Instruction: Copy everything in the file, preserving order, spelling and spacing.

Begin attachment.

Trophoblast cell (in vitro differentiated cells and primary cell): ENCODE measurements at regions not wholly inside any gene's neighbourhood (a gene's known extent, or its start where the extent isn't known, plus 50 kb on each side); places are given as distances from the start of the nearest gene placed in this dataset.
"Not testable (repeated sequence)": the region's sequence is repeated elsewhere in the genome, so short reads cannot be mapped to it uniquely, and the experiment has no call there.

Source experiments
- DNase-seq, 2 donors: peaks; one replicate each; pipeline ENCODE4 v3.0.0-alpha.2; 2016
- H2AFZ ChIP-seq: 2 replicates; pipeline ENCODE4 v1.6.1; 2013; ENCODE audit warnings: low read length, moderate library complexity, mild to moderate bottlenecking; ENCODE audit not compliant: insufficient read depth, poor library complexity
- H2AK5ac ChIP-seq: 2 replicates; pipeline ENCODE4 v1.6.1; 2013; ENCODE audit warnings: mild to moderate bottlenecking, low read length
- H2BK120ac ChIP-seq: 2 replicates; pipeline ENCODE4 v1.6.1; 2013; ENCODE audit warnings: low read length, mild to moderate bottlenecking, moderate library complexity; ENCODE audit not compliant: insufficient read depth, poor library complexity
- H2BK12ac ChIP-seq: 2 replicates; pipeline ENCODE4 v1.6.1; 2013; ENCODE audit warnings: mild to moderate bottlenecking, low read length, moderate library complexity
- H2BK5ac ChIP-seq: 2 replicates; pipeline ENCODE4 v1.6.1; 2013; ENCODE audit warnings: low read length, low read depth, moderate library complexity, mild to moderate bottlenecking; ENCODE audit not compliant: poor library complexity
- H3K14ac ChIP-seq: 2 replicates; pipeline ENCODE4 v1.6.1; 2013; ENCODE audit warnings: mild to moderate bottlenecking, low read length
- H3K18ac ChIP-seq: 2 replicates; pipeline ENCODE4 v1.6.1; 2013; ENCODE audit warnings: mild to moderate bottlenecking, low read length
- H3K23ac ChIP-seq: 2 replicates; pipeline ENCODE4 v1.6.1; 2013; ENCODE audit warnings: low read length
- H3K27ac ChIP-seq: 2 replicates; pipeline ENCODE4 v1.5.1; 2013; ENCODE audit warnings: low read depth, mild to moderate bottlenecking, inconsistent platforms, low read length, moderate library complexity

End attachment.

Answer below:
Trophoblast cell (in vitro differentiated cells and primary cell): ENCODE measurements at regions not wholly inside any gene's neighbourhood (a gene's known extent, or its start where the extent isn't known, plus 50 kb on each side); places are given as distances from the start of the nearest gene placed in this dataset.
"Not testable (repeated sequence)": the region's sequence is repeated elsewhere in the genome, so short reads cannot be mapped to it uniquely, and the experiment has no call there.

Source experiments
- DNase-seq, 2 donors: peaks; one replicate each; pipeline ENCODE4 v3.0.0-alpha.2; 2016
- H2AFZ ChIP-seq: 2 replicates; pipeline ENCODE4 v1.6.1; 2013; ENCODE audit warnings: low read length, moderate library complexity, mild to moderate bottlenecking; ENCODE audit not compliant: insufficient read depth, poor library complexity
- H2AK5ac ChIP-seq: 2 replicates; pipeline ENCODE4 v1.6.1; 2013; ENCODE audit warnings: mild to moderate bottlenecking, low read length
- H2BK120ac ChIP-seq: 2 replicates; pipeline ENCODE4 v1.6.1; 2013; ENCODE audit warnings: low read length, mild to moderate bottlenecking, moderate library complexity; ENCODE audit not compliant: insufficient read depth, poor library complexity
- H2BK12ac ChIP-seq: 2 replicates; pipeline ENCODE4 v1.6.1; 2013; ENCODE audit warnings: mild to moderate bottlenecking, low read length, moderate library complexity
- H2BK5ac ChIP-seq: 2 replicates; pipeline ENCODE4 v1.6.1; 2013; ENCODE audit warnings: low read length, low read depth, moderate library complexity, mild to moderate bottlenecking; ENCODE audit not compliant: poor library complexity
- H3K14ac ChIP-seq: 2 replicates; pipeline ENCODE4 v1.6.1; 2013; ENCODE audit warnings: mild to moderate bottlenecking, low read length
- H3K18ac ChIP-seq: 2 replicates; pipeline ENCODE4 v1.6.1; 2013; ENCODE audit warnings: mild to moderate bottlenecking, low read length
- H3K23ac ChIP-seq: 2 replicates; pipeline ENCODE4 v1.6.1; 2013; ENCODE audit warnings: low read length
- H3K27ac ChIP-seq: 2 replicates; pipeline ENCODE4 v1.5.1; 2013; ENCODE audit warnings: low read depth, mild to moderate bottlenecking, inconsistent platforms, low read length, moderate library complexity